My last stop for the night was Steve Aoki on the notorious Perry Stage, known for its all-day EDM programming and concentrated rave culture located on the sandiest part of Grant Park. Six-foot-tall subwoofers stirred dust as Aoki worked the crowd like a pro. At least three or four strangers in the front row asked me to hold their sunglasses on as they danced to the crackling bass and sampled tracks from “Crazy Frog” – what an honor, really.

Tyler, The Creator is headlining the T-Mobile scene on Friday night. Becca Mahon / Daily.
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A crowded Grant Park reflected in Jack Harlow’s sunglasses. Becca Mahon / Daily. Buy this photo.
Giveon at the T-Mobile stage Thursday afternoon. Becca Mahon / Daily. Buy this photo.

Giveon and Jack Harlow were tasked with warming up Friday’s crowd for Tyler, The Creator in the hours leading up to headlining. By the time Harlow had finished halfway there was hardly any room to move around the park before Tyler’s set; my sincere apologies to anyone I may have accidentally hit with a camera at this point of the night.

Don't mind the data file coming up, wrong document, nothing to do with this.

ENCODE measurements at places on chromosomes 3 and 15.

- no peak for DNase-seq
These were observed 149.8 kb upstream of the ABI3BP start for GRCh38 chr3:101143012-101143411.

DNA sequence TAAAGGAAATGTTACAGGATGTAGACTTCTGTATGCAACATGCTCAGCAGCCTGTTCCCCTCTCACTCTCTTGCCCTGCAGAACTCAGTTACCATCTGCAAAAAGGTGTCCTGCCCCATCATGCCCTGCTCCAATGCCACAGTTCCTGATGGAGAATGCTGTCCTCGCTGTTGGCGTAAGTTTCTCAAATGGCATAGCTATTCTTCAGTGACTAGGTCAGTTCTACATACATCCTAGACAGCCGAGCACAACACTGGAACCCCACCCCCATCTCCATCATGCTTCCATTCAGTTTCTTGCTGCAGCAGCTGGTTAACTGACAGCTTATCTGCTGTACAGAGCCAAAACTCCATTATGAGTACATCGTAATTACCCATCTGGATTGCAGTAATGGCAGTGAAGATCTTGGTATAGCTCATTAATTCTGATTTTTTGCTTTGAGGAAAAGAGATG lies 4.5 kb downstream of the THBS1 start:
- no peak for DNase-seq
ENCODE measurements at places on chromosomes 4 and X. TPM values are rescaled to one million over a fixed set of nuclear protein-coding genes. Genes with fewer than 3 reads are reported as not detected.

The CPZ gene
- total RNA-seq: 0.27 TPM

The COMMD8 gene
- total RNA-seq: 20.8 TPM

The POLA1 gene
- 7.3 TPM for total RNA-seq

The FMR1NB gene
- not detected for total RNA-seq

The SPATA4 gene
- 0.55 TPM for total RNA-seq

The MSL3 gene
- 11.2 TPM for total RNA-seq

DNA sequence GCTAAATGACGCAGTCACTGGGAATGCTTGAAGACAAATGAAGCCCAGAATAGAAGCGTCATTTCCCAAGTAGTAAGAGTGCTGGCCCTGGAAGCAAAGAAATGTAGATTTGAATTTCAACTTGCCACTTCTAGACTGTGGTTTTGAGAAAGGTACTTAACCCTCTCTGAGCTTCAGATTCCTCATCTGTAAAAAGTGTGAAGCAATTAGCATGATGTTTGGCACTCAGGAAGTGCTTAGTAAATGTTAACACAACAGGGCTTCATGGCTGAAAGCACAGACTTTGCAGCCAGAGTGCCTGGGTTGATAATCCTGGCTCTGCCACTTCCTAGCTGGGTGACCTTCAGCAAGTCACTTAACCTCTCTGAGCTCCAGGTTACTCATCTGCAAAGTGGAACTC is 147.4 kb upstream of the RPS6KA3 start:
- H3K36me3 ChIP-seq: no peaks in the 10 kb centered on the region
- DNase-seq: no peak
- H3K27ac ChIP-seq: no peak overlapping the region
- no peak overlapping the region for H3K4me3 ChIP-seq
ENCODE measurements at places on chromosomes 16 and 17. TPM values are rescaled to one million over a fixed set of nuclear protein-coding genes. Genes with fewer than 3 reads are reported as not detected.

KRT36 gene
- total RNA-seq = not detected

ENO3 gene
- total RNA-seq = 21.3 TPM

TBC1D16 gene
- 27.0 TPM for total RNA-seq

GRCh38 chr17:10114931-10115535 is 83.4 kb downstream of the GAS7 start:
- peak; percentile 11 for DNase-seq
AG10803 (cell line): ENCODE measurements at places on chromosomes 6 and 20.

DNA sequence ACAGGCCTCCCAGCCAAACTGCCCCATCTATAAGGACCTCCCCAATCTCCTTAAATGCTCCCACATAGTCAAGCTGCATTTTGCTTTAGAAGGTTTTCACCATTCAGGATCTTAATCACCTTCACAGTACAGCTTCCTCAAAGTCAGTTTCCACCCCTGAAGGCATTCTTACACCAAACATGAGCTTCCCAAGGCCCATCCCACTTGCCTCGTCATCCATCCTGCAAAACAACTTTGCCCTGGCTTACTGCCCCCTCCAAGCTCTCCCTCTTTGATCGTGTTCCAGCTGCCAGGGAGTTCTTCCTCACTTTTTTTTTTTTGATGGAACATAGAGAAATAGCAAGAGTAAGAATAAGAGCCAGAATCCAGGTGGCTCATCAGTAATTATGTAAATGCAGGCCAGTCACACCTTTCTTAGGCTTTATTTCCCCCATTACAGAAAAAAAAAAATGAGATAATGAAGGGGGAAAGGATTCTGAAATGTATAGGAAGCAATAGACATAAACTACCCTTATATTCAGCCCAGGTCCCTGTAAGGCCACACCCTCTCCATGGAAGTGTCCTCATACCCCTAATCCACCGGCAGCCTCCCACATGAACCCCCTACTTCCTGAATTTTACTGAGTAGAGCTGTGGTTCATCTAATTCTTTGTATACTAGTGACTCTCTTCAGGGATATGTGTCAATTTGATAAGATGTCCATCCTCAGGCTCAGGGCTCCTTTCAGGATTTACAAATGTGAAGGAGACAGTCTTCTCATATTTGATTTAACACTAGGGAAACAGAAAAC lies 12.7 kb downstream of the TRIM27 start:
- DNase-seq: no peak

Tyler, The Creator’s headlining show single-handedly drew a crowd of several hundred thousand to T-Mobile’s main stage on Friday night. Armed with props, pyrotechnics and a life-size moving boat, his performance was just as visual as it was musical. His recent album, “CALL ME IF YOU GET LOST”, had clearly sparked a lot of anticipation, with fans camping out hours in advance to get closer to the stage; it is precisely this energy that made his set a highlight of the weekend.

Megan Thee Stallion performing on Saturday afternoon. Becca Mahon / Daily. Buy this photo.
Neil Schon of Journey performs on Saturday night. Becca Mahon / Daily. Buy this photo.

Saturday’s particularly star-studded lineup brought new energy to what would otherwise have been a grueling third day. Despite being placed in the middle of the calendar, Megan Thee Stallion gathered one of the biggest crowds of the weekend. The enthusiasm for her first performance was strong for the rest of the night and left “WAP” stuck in my head for at least an hour or two.